Disclosure: Caracal

Posted October 20, 2015 by in Electronica



4/ 5


Label: ,
Genre: Electronica, dance, house, garage house, dubstep
Producer: Disclosure
Label: PMR, Island
Format: Digitally download, compact disc
Time: 52:22
Release Date: 25 September 2015
Spin This: "Holding On," "Omen," "Nocturnal, "Hourglass"


Beats are far advanced, experimential on this round, so are the lyrics and compositions. Guest stars add extra layer of definitiveness


Absence of big dance tracks, two spotty tracks makes this adventure shy from being complete

Dynamic EDM duo brings powerful house fusion on sophomore title

by J Matthew Cobb
Full Article

Dynamic EDM duo brings powerful house fusion on sophomore title

There’s no denying the power and force that Disclosure (Howard and Guy Lawrence) has had on the dance music industry. Since breaking out the gate with their chart-topping dance single “Latch” and giving its lead singer Sam Smith his first big break in the States, the path has been evergreen for the English electro-house duo. Every EDM group has since tried to mirror or trace their blueprint of oozy deep house — some more successful than others. Let it be said that Settle, a critical breakthrough also featuring the intoxicating Mary J. Blige-featured “F for You,” was the band’s first LP. Now curious minds are wondering if they will replicate their success on their follow-up, or break the norm by bending towards newer innovations.

The answer lies on Caracal, the band’s highly-anticipated sophomore disc. It opens with the cathartic sounds of The Weeknd on “Nocturnal,” a song highly saturated in his original PBR&B sounds as well as Disclosure’s slick multi-layered productions. It’s a perfect fit for the hip crooner, and opens him to a new universe of music, like “Latch” did for Sam Smith. The aforementioned returns on the next album track “Omen,” a song that borrows heavily from the intoxicating, trippy dubhouse featured on Mary J. Blige’s “Right Now,” another creatin by the Lawrence team (and one of HiFi’s top singles of 2014). If this song launches to the top of the charts, it owes all if its success to Blige’s overlooked piece of art. Those tracks are good, but it’s the clubby throwdown “Holding On” that tugs at the heart the most. From Gregory Porter’s opening lines sounding like a Lion King clarion call to the crafty dub mixing on the attached chorus (“S-shake it”), the song blends gospel and murky house together in what sounds like a hearty return to club grandeur. They replicate that dark, mysterious pulse on “Hourglass,” but plants NYC neo-soul duo Lion Babe on vocal duties. The grunge world surrounding their supple cooing and pop-confetti harmonies proves to be a good combination, expanding the forum for Disclosure’s creativity. They continue that trend on “Willing & Able,” where Kwabes drops his sensuous R&B style atop grooves perfect for a sexy lounge party, and on the Miguel-guided “Good Intentions.” And there’s classic neo-soul drippings invading “Masterpiece,” a song screaming with Ginuwine swagger.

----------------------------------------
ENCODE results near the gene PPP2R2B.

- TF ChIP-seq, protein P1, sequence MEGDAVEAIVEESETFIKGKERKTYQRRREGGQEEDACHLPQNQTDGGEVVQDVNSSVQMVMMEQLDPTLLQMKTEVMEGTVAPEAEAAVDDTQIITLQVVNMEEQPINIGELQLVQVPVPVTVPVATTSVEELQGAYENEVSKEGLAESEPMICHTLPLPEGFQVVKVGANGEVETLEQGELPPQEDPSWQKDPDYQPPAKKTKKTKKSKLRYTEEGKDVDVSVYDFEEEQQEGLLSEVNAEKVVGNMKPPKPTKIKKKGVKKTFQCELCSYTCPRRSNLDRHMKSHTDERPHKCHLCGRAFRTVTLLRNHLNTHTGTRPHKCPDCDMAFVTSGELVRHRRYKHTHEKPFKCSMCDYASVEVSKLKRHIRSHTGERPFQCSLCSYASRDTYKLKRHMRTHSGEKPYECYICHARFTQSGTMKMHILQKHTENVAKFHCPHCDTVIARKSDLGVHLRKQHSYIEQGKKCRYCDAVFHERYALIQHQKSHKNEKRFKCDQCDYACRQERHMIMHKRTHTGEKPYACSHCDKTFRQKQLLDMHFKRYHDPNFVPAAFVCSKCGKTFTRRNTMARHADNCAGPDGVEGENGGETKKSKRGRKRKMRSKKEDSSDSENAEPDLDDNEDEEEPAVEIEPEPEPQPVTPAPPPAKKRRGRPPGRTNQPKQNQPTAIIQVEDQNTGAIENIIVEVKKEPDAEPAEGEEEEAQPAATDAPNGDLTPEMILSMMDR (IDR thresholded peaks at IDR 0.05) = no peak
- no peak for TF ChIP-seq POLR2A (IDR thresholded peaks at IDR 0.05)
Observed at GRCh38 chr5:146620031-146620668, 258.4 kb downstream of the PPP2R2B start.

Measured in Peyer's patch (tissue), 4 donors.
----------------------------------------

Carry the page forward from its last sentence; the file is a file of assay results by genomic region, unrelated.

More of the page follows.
Not every song jumps out with excitement, especially when the album reaches the halfway mark. Guest vocalist Lorde seems lethargic on “Magnets.” It’s not as rhythmically and melodically when compared with its surrounding tracks. “Superego” tries too hard to be so sexually impulsive that some of its lyrics incites a few unfortunate chuckles (“This is bigger than you, it’s bigger than me/You’re stringing it out like a symphony”).

But Disclosure brings more bang to the fireworks on Caracal, expanding their universe with more genre-bending fusion with urban and futuristic soundscapes. You can feel that passion when they break out with “Moving Mountains,” a deluxe edition track. On this offering, Brendan Reilly, a lightweight Justin Timberlake-styled crooner, is surrounded with Disclosure’s trademark echoes. The song is divided into two parts; one being minimalist-driven and Frank Ocean-inspired; the other amped with otherworldly, wurly synths and hip-hop beats. If the future of EDM is left in Disclosure’s hands, things are going to be pretty impressive. Instead of going for cheesy mainstream synthpop, they stand at the cusp of edgy innovation by merging street soul with underground house and edible hooks. They’ve proved that substantially, and we’re just on album number two.

About the Author

J Matthew Cobb

Managing editor of HiFi Magazine


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